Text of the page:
Summary: The cost to not forgive your brother is too high.
THE HIGH COST OF UNFORGIVENESS
* Several years ago, we were looking to buy a new car. When I found the car I wanted, I discovered it cost more than I could afford. Most of us have a limit to what we can or will pay for an item.
* Jesus clearly illustrated the “high cost” principle in Matthew 18. Basically, His message is this; “the cost of unforgiveness is higher than you really want to pay.” Let’s read and work through this story and pull out some important principle which will serve as a motivation to avoid the “High Cost” of unforgiveness. (Let’s read).
* Reading about the disciples is fascinating. It is obvious that 2 or 3 of the 12 had more engaging personalities than the rest. Peter, James, and John are considered the “A” team. If you closely follow James and John you may discover that they were dreamers. In Mark 10 they came to Jesus and ask about their positions in “glory.” They were dreaming about what was “yet to come.” However, Peter was a pragmatist of the most recognizable kind.
* In context of our scripture, Jesus just gave the teaching about restoring a brother and Peter immediately follows with the question of “Just exactly how many times am I supposed to forgive a brother?” Tradition had taught him to forgive 3 times, so he thought he was giving huge grace by following with the question, “7 times?” In fact, he possibly expected a pat on the back but instead, Jesus gave a new and different perspective about forgiveness which probably blew Peter’s mind. How can anyone keep up with 70 times 7? Not only they “couldn’t”, but the clear message was they “shouldn’t”. After this, Jesus tells a story which can be summarized in 4 words. Consider these;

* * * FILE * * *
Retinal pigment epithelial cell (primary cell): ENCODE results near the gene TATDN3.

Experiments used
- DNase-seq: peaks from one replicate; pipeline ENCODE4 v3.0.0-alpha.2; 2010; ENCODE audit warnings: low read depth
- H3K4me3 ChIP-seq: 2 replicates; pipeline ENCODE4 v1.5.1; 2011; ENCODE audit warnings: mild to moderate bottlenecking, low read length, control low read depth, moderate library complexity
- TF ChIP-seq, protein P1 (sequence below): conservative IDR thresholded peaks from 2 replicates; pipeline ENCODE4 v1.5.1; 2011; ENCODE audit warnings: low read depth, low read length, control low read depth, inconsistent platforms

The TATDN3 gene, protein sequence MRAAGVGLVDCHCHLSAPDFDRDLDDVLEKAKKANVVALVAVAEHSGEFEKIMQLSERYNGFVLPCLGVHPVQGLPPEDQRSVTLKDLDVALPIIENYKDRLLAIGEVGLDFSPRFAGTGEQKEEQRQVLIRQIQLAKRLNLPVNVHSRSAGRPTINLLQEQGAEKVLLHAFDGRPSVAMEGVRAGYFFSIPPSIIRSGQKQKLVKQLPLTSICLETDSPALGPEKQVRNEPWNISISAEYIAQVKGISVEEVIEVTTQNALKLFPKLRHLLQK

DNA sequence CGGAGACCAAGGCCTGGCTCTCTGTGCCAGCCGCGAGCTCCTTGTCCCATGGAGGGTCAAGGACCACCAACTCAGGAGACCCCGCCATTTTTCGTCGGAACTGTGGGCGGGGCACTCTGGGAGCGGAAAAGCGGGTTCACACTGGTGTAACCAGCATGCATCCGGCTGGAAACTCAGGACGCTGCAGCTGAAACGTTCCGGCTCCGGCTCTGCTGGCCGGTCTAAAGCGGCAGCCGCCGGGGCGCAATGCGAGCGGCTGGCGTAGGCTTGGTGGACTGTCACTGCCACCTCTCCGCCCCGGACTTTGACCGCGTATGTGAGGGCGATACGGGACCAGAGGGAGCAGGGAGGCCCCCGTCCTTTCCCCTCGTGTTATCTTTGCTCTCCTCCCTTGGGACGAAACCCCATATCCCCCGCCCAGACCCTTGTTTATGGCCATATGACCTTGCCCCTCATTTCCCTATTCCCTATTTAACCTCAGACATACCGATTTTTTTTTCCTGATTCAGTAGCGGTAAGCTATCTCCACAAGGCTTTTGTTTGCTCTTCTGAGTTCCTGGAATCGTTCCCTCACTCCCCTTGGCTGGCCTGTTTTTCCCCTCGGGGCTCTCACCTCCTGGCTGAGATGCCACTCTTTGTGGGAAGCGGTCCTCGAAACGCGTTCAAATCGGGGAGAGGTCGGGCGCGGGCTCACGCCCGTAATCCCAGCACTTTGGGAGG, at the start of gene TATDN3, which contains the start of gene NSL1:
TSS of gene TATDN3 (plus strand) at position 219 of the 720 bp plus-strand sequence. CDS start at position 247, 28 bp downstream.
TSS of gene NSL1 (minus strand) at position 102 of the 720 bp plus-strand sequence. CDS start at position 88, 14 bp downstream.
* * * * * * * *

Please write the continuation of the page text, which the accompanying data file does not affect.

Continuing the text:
1. Enormity – We find several enormous parts of this story.
a. Of the Debt – Jesus said that the servant owed his master 10,000 talents. Now the talent was the largest denomination of currency in the Greco-Roman monetary system and ten thousand was beyond belief. One translation says “millions” of dollars, while another says, “several millions” of dollars, while another says, “several billion” dollars. The point is that this debt was not going to get paid as the servant could not find a “job” which would allow him to pay this debt.
b. Of the release – As was legal, the master could have had the servant detained until the payment of the debt. Sadly, the master could have had the servant’s entire household (I.E. wife, kids, possessions) sold.
* This was a common practice. He could have also simply thrown the man into debtor’s prison. Yet, the master had compassion and “released” the man. This was enormous because the life of the servant was basically over until this release came.
c. Of the forgiveness – Make no mistake and do not attempt to “super-spiritualize” this truth; the bigger the offense, the greater the forgiveness required. This may not be something we like to admit, but it is a truth which we must understand. There is a different level of forgiveness required for the $1 debt verses the $1M debt. The master held the note on a bill with no possibility to be paid and he canceled the debt & totally forgave the servant. Can you imagine the stir this caused?